A new law, the Health and Care Bill, came into effect in the U.K. at the end of April 2022. The law prohibits British citizens and nationals from engaging in organ tourism that “involves either forced organ harvesting or black market organ trafficking.”
The new legislation is an amendment of the existing health care law. It made specific provisions to prohibit its citizens from traveling outside of the U.K. to receive organs with no clear legal sources.
According to a report by Metro, the U.K.’s most-read newspaper, entitled “UK companies ‘risk legal action’ if they are linked to forced organ trade in China,” under the new law, companies in U.K. would face legal actions if they are found to be engaged in organ trafficking, live organ harvesting and murder.
The report said the new amendment came as a result of the hard work by many parliamentarians who are concerned about the forced organ harvesting in China.
Lord Philip Hunt of Kings Heath played a leading role in this effort. He also received bi-partisan support, including those from Lord Alton of Liverpool, Lord Ribeiro, Baroness Finlay of Llandaff, Baroness Northover, MP Marie Rimmer and MP Alex Norris, who is also the Shadow Health Minister.
The newspaper interviewed the top barrister Wayne Jordash QC, who warned the U.K. medical institutions, including NHS (United Kingdom National Health Service), that they would face the risk of legal lawsuits if involved in organ harvesting.
He added that organizations such as medical journals, universities, hospitals and companies that sell medical products need to examine more closely their supply chains, who they work with and where the other side stands on the issue. Doctors who visit Chinese hospitals or host Chinese doctors, for example, may later find themselves sharing skills that were used in forced organ harvesting.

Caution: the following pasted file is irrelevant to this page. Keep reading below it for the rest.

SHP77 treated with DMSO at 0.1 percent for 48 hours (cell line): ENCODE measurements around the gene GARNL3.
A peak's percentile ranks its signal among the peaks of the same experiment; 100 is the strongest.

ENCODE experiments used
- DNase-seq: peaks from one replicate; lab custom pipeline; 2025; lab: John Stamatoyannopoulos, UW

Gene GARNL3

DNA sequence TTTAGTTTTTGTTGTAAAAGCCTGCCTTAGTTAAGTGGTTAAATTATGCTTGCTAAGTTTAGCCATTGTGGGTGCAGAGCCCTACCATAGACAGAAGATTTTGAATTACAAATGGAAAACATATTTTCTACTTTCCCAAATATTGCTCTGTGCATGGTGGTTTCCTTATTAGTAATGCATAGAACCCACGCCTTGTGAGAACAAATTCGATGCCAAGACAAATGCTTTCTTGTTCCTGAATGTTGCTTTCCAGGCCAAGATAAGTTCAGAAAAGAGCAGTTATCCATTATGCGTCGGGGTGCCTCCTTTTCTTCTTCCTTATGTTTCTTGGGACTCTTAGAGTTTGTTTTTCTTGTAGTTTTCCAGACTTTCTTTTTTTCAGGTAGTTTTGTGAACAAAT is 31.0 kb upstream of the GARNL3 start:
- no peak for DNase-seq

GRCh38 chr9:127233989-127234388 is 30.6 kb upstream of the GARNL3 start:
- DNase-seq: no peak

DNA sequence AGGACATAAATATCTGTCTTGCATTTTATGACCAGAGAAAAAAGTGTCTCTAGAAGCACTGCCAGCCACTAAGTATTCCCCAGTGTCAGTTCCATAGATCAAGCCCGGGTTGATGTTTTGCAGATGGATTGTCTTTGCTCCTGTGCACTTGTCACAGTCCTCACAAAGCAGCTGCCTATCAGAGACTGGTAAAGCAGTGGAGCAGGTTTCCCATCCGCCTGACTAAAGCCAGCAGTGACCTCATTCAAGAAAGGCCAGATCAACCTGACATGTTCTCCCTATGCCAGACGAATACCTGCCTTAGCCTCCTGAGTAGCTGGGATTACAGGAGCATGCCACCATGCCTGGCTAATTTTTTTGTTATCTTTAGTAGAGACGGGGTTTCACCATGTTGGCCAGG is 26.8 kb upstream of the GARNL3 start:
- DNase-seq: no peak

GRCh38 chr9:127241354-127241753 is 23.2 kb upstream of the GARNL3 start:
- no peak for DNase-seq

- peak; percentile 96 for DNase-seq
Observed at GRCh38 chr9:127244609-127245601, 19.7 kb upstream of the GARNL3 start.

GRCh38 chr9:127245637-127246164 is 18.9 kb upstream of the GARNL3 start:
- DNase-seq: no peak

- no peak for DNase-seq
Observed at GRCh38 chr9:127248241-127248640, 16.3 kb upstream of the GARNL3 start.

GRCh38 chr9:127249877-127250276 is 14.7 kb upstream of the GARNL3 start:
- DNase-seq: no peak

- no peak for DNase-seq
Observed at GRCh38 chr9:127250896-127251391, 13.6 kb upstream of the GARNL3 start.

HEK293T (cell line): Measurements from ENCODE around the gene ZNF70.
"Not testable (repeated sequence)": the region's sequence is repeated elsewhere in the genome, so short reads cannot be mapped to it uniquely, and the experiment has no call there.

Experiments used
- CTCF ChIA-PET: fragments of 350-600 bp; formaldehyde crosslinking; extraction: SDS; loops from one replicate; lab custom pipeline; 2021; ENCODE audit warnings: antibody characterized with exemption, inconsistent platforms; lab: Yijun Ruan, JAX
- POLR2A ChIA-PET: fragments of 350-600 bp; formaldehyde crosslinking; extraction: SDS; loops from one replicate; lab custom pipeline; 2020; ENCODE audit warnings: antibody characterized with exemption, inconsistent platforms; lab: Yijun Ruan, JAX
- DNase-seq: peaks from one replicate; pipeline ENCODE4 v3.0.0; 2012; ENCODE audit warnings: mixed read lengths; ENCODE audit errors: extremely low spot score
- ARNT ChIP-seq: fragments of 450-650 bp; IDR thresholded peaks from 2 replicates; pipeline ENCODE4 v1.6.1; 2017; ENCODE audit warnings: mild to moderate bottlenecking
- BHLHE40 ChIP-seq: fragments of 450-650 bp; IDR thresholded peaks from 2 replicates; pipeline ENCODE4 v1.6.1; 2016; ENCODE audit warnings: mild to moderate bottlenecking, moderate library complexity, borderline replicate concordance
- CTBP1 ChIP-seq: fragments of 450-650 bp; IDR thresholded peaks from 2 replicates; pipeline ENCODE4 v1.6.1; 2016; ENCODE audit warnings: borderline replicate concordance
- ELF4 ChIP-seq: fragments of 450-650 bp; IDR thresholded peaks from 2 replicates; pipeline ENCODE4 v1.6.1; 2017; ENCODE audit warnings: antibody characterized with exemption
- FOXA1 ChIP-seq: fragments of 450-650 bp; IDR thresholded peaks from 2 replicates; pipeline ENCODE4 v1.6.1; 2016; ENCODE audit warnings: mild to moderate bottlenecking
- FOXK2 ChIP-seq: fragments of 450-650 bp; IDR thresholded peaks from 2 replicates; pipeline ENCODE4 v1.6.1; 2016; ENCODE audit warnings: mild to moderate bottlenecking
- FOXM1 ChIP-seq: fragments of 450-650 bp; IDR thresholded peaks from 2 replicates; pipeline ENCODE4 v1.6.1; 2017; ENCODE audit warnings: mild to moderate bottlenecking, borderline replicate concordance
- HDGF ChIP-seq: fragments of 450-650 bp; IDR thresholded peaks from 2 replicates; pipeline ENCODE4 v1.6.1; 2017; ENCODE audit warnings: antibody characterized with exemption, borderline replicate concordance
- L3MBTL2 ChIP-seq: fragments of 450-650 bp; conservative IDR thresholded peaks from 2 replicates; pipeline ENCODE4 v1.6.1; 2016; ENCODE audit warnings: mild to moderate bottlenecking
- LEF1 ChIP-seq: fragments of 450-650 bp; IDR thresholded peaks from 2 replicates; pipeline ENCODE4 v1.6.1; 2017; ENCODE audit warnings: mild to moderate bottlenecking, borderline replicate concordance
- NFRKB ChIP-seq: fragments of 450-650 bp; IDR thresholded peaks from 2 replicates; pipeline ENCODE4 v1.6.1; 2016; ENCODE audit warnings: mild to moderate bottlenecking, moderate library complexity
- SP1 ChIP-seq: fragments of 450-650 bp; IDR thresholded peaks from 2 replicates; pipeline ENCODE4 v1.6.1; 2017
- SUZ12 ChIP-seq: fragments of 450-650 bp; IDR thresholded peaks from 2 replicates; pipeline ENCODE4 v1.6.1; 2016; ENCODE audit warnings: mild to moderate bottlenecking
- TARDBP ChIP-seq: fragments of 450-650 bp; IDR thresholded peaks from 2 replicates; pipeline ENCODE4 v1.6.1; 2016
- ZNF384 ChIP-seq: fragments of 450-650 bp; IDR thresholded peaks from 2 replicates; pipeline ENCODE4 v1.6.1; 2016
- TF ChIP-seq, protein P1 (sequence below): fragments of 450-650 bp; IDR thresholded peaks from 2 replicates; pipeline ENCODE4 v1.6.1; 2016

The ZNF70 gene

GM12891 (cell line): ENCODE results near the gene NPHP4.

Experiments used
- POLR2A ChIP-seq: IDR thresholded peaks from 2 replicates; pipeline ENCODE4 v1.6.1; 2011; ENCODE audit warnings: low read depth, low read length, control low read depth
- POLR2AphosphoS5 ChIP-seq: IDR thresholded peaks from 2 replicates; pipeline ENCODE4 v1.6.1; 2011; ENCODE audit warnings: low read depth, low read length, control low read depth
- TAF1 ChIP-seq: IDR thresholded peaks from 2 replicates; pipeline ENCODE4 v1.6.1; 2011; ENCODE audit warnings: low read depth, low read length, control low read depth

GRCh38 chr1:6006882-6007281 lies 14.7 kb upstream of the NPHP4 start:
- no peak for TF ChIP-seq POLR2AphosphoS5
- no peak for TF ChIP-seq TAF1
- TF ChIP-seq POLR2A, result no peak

The report also cites the final judgment issued by The China Tribunal, led by Sir Geoffrey Nice QC, that Chinese prisoners of conscience, such as Falun Gong practitioners, and, more recently, Uyghurs in Xinjiang, have been the primary target for the organs.
Although not legally binding, the results of the tribunal were presented to the United Nations and the world was urged to take actions against the brutal killing.
Hamid Sabi, a spokesman for the China Tribunal, said to the UN that “Victim for victim and death for death, blameless, harmless; cutting out the hearts and other organs from living, peaceable people constitutes one of the worst mass atrocities of this century.”
Barrister Jordash also told Metro: “Logic and common sense dictate that forced organ harvesting continues today.”
He added that China is a “major player” in the global transplant industry, and many institutions have ties to China as part of their supply chain or training. “Some of human rights violations within the transplant industry involve some of the most serious crimes that we know of – crimes against humanity, possibly even genocide,” he said.
Pediatric surgeon Dr. Martin Elliot, who has led transplant teams and is a contributor to the China Tribunal, said “international cooperation” is needed to stop the trade in live organ harvesting.
Lastly, the British Medical Association called for an independent international investigation into organ trafficking in China and its organ transplant system.
In addition to the report by the Metro, The Sunday Express also covered the new amendment, with the headline “Organ trafficking: Britons no longer able to purchase an organ outside UK.”
The report said that the China Tribunal heard evidence from medical experts, human rights investigators and victims over a period of six months and it found that Falun Gong practitioners were “certainly” to have been used as a source of live organ harvesting in recent decades and the Uyghur Muslims are facing similar risk.
It said that the victims were still alive when their bodies were cut open. Many had their kidneys, livers, hearts, lungs, cornea, and skin removed for sale.
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